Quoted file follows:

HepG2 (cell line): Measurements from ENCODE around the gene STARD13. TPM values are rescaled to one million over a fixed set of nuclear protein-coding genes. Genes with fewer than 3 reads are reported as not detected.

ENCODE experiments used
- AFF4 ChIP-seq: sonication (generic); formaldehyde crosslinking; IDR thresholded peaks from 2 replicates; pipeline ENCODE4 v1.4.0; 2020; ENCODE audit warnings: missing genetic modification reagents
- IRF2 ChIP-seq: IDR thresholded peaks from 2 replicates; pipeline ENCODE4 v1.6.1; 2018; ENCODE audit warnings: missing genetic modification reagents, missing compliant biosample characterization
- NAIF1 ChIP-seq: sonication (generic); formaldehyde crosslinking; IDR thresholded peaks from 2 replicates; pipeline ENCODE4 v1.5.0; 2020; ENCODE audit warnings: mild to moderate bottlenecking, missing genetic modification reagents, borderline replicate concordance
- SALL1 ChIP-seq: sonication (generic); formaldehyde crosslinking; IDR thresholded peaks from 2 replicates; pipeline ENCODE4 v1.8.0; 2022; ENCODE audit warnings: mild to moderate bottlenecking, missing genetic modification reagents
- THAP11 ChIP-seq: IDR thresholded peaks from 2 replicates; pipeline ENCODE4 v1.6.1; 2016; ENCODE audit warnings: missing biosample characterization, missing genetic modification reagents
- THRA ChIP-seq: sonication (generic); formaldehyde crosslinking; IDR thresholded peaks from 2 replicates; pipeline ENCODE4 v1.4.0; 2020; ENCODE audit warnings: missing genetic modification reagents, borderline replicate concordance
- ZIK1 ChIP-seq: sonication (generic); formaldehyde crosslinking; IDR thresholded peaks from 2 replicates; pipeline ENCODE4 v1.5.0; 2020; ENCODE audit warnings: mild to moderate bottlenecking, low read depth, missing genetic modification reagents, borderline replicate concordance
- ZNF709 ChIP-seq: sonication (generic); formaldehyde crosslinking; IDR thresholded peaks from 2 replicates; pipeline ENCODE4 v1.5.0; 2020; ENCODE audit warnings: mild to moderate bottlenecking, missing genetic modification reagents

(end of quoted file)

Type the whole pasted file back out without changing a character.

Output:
HepG2 (cell line): Measurements from ENCODE around the gene STARD13. TPM values are rescaled to one million over a fixed set of nuclear protein-coding genes. Genes with fewer than 3 reads are reported as not detected.

ENCODE experiments used
- AFF4 ChIP-seq: sonication (generic); formaldehyde crosslinking; IDR thresholded peaks from 2 replicates; pipeline ENCODE4 v1.4.0; 2020; ENCODE audit warnings: missing genetic modification reagents
- IRF2 ChIP-seq: IDR thresholded peaks from 2 replicates; pipeline ENCODE4 v1.6.1; 2018; ENCODE audit warnings: missing genetic modification reagents, missing compliant biosample characterization
- NAIF1 ChIP-seq: sonication (generic); formaldehyde crosslinking; IDR thresholded peaks from 2 replicates; pipeline ENCODE4 v1.5.0; 2020; ENCODE audit warnings: mild to moderate bottlenecking, missing genetic modification reagents, borderline replicate concordance
- SALL1 ChIP-seq: sonication (generic); formaldehyde crosslinking; IDR thresholded peaks from 2 replicates; pipeline ENCODE4 v1.8.0; 2022; ENCODE audit warnings: mild to moderate bottlenecking, missing genetic modification reagents
- THAP11 ChIP-seq: IDR thresholded peaks from 2 replicates; pipeline ENCODE4 v1.6.1; 2016; ENCODE audit warnings: missing biosample characterization, missing genetic modification reagents
- THRA ChIP-seq: sonication (generic); formaldehyde crosslinking; IDR thresholded peaks from 2 replicates; pipeline ENCODE4 v1.4.0; 2020; ENCODE audit warnings: missing genetic modification reagents, borderline replicate concordance
- ZIK1 ChIP-seq: sonication (generic); formaldehyde crosslinking; IDR thresholded peaks from 2 replicates; pipeline ENCODE4 v1.5.0; 2020; ENCODE audit warnings: mild to moderate bottlenecking, low read depth, missing genetic modification reagents, borderline replicate concordance
- ZNF709 ChIP-seq: sonication (generic); formaldehyde crosslinking; IDR thresholded peaks from 2 replicates; pipeline ENCODE4 v1.5.0; 2020; ENCODE audit warnings: mild to moderate bottlenecking, missing genetic modification reagents